Leaving Certificate Poetry – Eavan Boland

A long long time ago (I can still remember…*ahem*) I had to study a number of poems for my Leaving Certificate (read A Level equivalents) examinations. Up until this point; I had enjoyed poetry but rarely read it for fun, preferring somewhat easier and more accessible fiction (utterly buying into the myth that poetry was somehow hard, irrelevant or distant  from everyday life).These were my first contemporary poems and poets. The selection were electrifying and these poems – combined with a passionate and enthusiastic teacher – awoke something within me. It’s a wonderful moment when a person realises that you don’t have to ‘get’ poetry to love it. Just knowing that every experience can be both a unique and shared one is a powerful thing.

Eavan Boland was one of the triumvirate of ‘Irish’ poets that we studied.
Born in Dublin in 1944; at the age of six she moved to London with her family, encountering vehement anti-Irish racism. This experience only intensified her sense of identity (as a proud Irish woman); a theme that she frequently returns to in her writing.

Returning to Ireland to complete her education; Boland was published by the age of twenty. She is a composer who reveals in the details of everyday life – finding the magic within the mundane – and uses everything from politics and history to her life as a mother and a wife to inform her writings.

She currently divides her time between Dublin and Palo Alto.

Child Of Our Time – Justice for the Forgotten
Yesterday I knew no lullaby
But you have taught me overnight to order
This song, which takes from your final cry
Its tune, from your unreasoned end its reason;
Its rhythm from the discord of your murder,
Its motive from the fact you cannot listen.
We who should have known how to instruct
With rhymes for your waking, rhythms for your sleep
Names for the animals you took to bed,
Tales to distract, legends to protect,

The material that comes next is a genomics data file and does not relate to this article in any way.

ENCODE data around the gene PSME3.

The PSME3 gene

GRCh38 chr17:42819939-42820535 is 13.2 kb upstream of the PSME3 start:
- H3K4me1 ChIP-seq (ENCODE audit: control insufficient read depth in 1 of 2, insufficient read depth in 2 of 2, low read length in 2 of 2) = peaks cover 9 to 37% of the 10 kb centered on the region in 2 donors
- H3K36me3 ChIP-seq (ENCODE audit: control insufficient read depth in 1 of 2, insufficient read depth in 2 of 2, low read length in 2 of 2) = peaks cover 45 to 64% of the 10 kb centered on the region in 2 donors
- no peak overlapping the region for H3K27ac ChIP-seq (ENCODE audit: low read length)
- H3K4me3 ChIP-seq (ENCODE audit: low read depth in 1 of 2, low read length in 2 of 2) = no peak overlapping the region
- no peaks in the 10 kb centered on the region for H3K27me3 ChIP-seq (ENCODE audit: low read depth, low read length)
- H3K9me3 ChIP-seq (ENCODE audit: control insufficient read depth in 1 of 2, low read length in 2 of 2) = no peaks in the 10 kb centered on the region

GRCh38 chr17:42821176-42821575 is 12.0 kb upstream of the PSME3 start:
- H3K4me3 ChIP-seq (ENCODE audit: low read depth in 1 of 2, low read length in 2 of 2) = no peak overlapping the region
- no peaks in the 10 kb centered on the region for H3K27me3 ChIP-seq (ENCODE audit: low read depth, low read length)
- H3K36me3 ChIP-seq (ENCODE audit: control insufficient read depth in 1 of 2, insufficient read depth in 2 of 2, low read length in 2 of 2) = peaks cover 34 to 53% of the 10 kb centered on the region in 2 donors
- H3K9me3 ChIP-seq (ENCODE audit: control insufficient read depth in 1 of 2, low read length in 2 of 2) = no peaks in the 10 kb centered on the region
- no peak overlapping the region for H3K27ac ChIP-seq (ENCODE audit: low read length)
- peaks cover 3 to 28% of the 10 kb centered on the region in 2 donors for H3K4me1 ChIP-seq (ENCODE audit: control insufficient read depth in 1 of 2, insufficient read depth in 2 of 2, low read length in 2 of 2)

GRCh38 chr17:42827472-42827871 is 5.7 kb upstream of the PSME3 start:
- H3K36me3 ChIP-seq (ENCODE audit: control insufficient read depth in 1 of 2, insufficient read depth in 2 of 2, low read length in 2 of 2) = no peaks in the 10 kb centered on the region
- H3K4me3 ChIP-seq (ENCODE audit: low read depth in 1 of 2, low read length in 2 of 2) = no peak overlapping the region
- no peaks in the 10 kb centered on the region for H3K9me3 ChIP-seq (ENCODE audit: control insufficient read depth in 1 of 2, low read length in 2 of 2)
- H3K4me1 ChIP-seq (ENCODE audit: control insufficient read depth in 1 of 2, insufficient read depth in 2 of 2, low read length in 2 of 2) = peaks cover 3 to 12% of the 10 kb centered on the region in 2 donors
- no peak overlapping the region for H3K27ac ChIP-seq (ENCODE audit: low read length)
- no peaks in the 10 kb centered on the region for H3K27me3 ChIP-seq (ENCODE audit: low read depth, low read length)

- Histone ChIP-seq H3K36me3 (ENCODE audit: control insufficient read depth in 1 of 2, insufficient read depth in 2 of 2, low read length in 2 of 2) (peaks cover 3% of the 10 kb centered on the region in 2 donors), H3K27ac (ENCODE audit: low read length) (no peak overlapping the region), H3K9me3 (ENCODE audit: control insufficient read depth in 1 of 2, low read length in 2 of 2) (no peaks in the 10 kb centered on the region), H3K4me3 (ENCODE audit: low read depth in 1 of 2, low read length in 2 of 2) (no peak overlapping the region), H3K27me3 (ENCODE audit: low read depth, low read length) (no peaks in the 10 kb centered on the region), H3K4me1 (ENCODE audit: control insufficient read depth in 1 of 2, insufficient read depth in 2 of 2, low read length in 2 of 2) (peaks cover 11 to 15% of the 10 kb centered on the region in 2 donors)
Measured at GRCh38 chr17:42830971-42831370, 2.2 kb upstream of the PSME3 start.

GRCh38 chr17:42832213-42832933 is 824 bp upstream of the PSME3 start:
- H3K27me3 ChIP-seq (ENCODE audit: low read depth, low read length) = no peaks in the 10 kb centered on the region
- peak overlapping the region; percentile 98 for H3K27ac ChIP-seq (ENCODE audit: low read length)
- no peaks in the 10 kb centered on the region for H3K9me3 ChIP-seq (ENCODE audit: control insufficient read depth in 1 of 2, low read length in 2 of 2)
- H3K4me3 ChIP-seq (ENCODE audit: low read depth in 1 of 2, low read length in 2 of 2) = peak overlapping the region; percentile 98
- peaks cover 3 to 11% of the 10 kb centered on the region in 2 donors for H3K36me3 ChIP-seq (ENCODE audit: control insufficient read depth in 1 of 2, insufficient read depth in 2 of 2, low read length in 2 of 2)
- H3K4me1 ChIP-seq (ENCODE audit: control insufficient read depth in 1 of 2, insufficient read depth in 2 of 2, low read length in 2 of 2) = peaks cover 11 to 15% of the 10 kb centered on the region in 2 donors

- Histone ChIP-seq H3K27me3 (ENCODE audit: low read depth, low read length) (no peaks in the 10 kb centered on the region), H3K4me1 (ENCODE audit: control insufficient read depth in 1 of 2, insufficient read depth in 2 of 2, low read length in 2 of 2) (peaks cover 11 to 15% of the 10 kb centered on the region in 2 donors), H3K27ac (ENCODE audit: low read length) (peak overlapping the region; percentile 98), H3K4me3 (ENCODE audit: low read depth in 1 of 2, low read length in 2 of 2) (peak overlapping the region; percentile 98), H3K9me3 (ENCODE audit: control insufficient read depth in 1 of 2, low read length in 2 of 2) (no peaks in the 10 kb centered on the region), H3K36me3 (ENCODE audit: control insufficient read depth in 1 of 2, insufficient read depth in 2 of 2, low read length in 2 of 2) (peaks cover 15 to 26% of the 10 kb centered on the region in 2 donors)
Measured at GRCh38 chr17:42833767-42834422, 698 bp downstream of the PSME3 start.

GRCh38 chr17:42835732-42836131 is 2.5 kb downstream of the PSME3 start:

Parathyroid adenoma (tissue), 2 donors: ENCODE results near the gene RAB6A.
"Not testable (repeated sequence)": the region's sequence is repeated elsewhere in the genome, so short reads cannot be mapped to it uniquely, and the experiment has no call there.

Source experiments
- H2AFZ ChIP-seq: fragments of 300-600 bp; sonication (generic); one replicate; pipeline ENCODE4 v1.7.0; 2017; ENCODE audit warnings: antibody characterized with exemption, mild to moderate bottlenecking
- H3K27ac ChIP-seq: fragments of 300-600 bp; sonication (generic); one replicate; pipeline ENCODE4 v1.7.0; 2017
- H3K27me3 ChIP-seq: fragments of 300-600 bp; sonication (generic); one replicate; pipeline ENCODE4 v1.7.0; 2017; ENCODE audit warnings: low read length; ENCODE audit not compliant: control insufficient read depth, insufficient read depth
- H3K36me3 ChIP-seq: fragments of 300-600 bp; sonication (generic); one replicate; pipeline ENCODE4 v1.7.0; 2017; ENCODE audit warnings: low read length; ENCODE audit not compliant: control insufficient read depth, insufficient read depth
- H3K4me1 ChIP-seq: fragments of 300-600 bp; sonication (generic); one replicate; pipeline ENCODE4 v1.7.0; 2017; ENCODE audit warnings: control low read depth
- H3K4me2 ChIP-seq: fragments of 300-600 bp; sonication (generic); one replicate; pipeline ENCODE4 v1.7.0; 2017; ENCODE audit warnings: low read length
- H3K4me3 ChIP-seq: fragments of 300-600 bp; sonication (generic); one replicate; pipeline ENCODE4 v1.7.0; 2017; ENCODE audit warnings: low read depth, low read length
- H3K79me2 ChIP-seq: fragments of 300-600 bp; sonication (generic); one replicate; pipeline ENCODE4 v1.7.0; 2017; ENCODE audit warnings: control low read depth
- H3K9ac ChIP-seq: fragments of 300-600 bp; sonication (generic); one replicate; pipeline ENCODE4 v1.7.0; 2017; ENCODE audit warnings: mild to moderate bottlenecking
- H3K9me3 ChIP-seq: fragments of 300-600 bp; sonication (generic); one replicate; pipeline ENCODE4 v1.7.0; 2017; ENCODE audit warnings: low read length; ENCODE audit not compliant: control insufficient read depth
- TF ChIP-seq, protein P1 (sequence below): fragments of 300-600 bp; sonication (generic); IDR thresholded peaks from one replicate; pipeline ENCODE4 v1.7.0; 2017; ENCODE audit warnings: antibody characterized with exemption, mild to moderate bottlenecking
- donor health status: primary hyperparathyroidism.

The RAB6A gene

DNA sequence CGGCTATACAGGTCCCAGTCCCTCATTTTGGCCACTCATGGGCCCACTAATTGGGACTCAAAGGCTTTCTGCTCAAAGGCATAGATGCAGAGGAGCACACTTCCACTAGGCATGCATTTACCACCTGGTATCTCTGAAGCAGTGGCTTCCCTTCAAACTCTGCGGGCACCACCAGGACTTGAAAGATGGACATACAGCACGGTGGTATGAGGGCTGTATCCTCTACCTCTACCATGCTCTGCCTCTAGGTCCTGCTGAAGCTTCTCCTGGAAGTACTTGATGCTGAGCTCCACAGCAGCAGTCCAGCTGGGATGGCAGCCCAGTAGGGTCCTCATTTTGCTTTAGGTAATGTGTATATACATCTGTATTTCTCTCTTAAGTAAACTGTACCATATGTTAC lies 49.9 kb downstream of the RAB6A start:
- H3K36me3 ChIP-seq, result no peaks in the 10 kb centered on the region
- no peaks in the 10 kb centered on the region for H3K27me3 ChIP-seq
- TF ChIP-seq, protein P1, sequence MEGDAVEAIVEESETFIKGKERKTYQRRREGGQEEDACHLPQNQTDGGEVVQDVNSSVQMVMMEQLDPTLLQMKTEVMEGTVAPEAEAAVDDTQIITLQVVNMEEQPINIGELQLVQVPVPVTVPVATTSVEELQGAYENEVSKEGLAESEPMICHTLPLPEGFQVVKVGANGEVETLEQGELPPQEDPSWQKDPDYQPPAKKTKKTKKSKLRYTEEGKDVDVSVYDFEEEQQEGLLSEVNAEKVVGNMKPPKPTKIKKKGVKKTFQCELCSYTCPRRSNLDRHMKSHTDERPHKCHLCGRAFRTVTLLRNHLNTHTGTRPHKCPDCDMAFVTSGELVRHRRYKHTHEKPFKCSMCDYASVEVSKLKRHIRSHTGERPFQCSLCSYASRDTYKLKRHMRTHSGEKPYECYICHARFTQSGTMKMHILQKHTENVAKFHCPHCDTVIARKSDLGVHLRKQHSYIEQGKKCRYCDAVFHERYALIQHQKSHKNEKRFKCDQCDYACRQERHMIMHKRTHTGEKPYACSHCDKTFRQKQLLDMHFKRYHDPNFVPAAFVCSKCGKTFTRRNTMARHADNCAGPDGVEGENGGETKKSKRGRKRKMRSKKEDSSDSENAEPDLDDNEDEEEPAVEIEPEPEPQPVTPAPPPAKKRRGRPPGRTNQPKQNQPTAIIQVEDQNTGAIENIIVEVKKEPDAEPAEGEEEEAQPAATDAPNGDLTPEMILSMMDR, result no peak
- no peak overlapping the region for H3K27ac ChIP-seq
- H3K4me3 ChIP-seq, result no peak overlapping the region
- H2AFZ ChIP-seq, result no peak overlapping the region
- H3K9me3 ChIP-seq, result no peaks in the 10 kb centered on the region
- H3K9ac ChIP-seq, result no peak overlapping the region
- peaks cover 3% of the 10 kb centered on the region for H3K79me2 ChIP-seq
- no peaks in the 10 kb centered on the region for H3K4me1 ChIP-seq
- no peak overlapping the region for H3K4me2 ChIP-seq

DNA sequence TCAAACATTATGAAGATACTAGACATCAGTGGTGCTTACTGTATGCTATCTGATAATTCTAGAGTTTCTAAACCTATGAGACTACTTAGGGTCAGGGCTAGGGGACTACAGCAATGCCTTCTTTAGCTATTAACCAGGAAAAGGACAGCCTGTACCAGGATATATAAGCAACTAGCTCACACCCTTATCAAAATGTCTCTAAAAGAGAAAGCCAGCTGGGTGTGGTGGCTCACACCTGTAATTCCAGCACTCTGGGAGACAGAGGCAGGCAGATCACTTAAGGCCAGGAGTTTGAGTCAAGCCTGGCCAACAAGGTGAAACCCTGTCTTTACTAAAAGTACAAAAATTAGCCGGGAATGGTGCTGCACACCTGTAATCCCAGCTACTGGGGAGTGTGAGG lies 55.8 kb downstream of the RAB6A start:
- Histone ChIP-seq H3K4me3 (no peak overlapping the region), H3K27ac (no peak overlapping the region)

Later an idiom for you to keep
And living, learn, must learn from you, dead.
To make our broken images rebuild
Themselves around your limbs, your broken
Image, find for your sake whose life our idle
Talk has cost, a new language. Child
Of our time, our times have robbed your cradle.
Sleep in a world your final sleep has woken.
The Pomegranate
The only legend I have ever loved is
the story of a daughter lost in hell.
And found and rescued there.
Love and blackmail are the gist of it.
Ceres and Persephone the names.
And the best thing about the legend is
I can enter it anywhere.  And have.
As a child in exile in
a city of fogs and strange consonants,
I read it first and at first I was
an exiled child in the crackling dusk of
the underworld, the stars blighted.  Later
I walked out in a summer twilight
searching for my daughter at bed-time.
When she came running I was ready
to make any bargain to keep her.
I carried her back past whitebeams
and wasps and honey-scented buddleias.
But I was Ceres then and I knew
winter was in store for every leaf
on every tree on that road.
Was inescapable for each one we passed.
And for me.
                    It is winter
and the stars are hidden.
I climb the stairs and stand where I can see
my child asleep beside her teen magazines,
her can of Coke, her plate of uncut fruit.
The pomegranate!  How did I forget it?
She could have come home and been safe
and ended the story and all
our heart-broken searching but she reached
out a hand and plucked a pomegranate.
She put out her hand and pulled down
the French sound for apple and 
the noise of stone and the proof
that even in the place of death,
at the heart of legend, in the midst
of rocks full of unshed tears
ready to be diamonds by the time
the story was told, a child can be
hungry.  I could warn her.  There is still a chance.
The rain is cold.  The road is flint-coloured.
The suburb has cars and cable television.
The veiled stars are above ground.
It is another world.  But what else
can a mother give her daughter but such
beautiful rifts in time?
If I defer the grief I will diminish the gift.
The legend will be hers as well as mine.  
She will enter it.  As I have.
She will wake up.  She will hold
the papery flushed skin in her hand.
And to her lips.  I will say nothing.
The Shadow Doll 
(This was sent to the bride-to-be in Victorian times, by her dressmaker. It consisted of a porcelain doll, under a dome of glass, modeling the proposed wedding dress.)

They stitched blooms from ivory tulle
to hem the oyster gleam of the veil.
They made hoops for the crinoline.